Writing Workshops, Followed By The Writing Group: People can attend either one or both.
Workshops: Different skills and topics related to writing, and exercises that develop different aspects of people’s writing and expand their repertoire. Topics include: creating real characters, what makes a really good story, how to read your own work at public readings, how to get your writing to flow naturally, and using rhythm in your writing.
What The Group Afterward Can Offer: Provides a place where writers can receive support to continue writing. We are open to all ages, all styles of writing, and all levels of experience. Provides a place where writers can read even longer works, works that are not necessarily meant for performance, and they can receive feedback from other writers.
What We Do: We meet weekly for an hour and a half at a time; we each try to bring material to workshop for each meeting; we do not need to have copies of our material for everyone in the group for every meeting, particularly if expenses are an issue, but it is helpful if we can -- maybe just as photocopies instead of printed material; we follow a general process of trying to understand a piece and its unique goals, then pointing out the strengths of a piece, and then finally looking for ways that a piece can grow and become even better. We do not necessarily reach a consensus on any of these points, but represent diverse feedback from a variety of readers.
How We Do It: Anyone who writes is welcome, but you must love to write in order to join. We listen to everyone’s work as literature, regardless of how we feel about the topic. We listen to everyone’s feedback with equal respect. Assignments only exist to get your juices flowing and to help you generate more work. If you have a project you're working on or you make up your own assignment or you are very busy that week and simply unable to complete an assignment, that's fine, because assignments are only given (at the end of each meeting) as optional exercises. Writers choose their own themes and topics (and that is even true within the assignments.) It is important to give feedback in a manner that encourages writers to continue writing. It is important to listen to feedback in the spirit of knowing that members of the group are simply trying to help and may, in some cases, simply not understand your goals for a particular piece. We enjoy writing. If you think writing is excruciating work and are forcing yourself to write for some external reason, we are the wrong group for you. We represent diversity and our common thread is that we love to write. The responsibility to discern where our own material can and should be read or published lies with each individual writer. We strive to let each writer produce open, free, uncensored material and in this spirit, we set aside political, religious, ethnic, and regional differences and enjoy that other writers in the group will do the same for us and our material. This extends even to genre-based biases such as judging whether a rant or song lyrics or a sci fi story or even an important letter qualifies as worthy of our attention; we treat all genres of writing as equal.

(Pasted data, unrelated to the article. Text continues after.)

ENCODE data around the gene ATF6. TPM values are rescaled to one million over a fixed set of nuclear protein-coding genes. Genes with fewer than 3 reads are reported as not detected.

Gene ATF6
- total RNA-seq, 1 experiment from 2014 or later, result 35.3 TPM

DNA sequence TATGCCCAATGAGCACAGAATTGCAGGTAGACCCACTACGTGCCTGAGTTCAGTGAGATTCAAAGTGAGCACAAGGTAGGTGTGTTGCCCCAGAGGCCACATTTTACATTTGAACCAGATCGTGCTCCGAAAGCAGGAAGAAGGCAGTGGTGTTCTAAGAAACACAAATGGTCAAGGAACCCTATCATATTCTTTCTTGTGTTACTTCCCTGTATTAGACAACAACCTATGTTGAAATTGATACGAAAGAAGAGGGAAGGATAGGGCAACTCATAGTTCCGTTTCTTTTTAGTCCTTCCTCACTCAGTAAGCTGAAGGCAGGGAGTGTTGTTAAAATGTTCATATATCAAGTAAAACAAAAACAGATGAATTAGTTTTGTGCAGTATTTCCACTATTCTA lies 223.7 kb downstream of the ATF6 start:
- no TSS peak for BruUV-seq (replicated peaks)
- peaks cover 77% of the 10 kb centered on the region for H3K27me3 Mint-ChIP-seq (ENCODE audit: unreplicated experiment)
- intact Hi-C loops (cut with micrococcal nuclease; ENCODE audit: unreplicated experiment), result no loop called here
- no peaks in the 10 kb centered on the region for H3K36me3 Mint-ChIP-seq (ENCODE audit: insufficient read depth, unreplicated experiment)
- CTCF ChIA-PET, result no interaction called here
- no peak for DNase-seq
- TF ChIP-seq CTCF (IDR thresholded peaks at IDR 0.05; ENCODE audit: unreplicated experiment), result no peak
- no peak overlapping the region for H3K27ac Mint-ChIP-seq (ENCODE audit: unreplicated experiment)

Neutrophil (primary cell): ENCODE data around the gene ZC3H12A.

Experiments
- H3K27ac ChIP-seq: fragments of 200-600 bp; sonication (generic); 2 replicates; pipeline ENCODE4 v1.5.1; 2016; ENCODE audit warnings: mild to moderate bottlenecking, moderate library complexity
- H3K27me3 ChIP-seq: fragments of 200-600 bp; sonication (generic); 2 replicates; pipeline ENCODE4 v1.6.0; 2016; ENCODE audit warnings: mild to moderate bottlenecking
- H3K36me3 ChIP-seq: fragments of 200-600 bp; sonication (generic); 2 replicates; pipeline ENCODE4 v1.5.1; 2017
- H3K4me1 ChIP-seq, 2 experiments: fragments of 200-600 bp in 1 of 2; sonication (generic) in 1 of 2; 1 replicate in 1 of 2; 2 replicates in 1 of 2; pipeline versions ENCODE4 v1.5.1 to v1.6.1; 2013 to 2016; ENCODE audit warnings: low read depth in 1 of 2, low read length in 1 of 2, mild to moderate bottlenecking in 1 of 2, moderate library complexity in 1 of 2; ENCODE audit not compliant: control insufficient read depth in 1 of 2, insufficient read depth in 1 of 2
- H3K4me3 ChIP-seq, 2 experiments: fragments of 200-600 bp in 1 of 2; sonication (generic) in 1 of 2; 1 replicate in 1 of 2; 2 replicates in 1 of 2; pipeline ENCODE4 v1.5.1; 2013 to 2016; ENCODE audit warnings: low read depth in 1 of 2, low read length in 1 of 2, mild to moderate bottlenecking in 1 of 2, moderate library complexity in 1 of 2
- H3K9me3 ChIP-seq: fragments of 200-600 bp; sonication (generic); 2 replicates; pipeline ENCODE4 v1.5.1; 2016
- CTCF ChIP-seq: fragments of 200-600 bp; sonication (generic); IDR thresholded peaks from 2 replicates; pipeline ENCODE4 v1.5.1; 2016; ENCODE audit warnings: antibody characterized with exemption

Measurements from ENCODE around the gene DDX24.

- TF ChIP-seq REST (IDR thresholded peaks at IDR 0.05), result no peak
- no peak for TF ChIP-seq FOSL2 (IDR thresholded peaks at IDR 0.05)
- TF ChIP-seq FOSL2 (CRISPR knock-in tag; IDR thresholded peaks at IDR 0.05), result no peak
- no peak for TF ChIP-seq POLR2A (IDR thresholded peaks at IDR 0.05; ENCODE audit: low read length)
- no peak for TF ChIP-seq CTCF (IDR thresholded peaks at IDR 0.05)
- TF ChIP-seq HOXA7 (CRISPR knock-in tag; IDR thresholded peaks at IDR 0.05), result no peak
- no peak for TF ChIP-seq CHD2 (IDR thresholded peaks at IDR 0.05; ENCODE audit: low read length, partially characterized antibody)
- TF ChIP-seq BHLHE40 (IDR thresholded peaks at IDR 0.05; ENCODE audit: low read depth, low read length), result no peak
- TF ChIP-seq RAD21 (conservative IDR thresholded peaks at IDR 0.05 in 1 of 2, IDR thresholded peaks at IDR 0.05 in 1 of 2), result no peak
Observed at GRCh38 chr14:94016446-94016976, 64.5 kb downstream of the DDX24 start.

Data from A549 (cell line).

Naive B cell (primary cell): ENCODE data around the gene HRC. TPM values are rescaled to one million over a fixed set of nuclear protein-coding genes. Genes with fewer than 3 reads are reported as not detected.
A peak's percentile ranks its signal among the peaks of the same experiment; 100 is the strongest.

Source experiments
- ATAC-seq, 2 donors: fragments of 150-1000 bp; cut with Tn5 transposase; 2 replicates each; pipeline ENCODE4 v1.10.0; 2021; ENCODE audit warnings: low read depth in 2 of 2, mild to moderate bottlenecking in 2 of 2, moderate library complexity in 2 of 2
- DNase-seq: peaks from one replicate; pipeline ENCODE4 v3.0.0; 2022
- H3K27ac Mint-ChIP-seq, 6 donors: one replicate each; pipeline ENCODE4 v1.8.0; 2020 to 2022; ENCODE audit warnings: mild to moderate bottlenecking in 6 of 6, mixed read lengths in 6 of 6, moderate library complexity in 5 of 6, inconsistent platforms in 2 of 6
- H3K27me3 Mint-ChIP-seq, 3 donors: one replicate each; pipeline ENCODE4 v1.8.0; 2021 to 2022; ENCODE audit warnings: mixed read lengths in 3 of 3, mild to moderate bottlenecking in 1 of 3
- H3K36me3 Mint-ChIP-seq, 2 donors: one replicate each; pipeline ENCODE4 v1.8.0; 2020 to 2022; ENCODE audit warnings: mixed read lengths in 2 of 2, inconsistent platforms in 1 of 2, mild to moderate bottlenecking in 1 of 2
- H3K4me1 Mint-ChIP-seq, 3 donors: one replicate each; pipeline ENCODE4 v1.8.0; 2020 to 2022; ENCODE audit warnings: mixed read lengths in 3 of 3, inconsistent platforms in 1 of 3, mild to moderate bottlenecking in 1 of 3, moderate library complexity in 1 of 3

My Background: I have a B.A. in Creative Writing from Beloit College, which I attended on a writing scholarship and where I studied under Clint McCown, who later became a Pulitzer nominee, and I won their Lois Mackey Prize for my short stories, which is an annual prize for one senior in the Creative Writing Dept. to receive a thousand bucks and have a great writer fly in to meet them. (Mine was National Book Award Winner Bob Shacochis.) I was first published at age fourteen, writing modern dance reviews in a N.Y. newspaper, have written for the theatre (but I mostly write short stories), and have been very active with Millvale Writers' Group in Pittsburgh over the past few years. I have also taught Creative Writing at Phoenix House in New Bern, N.C. -- as a volunteer part of their rehabilitation program -- and have taught a few workshops about how to utilize theatre characterization techniques in creating characters for literature (for Millvale Wiriters' Group.) I started writing at age four -- when the T.V. show Zoom made an open call for childrens' poetry. (Unfortunately, that was before I knew about postage stamps, so a lot of my early work was put into envelopes that said "To Zoom From Kim" on them.) I am currently working on a collection called Five Star Obstacle Course.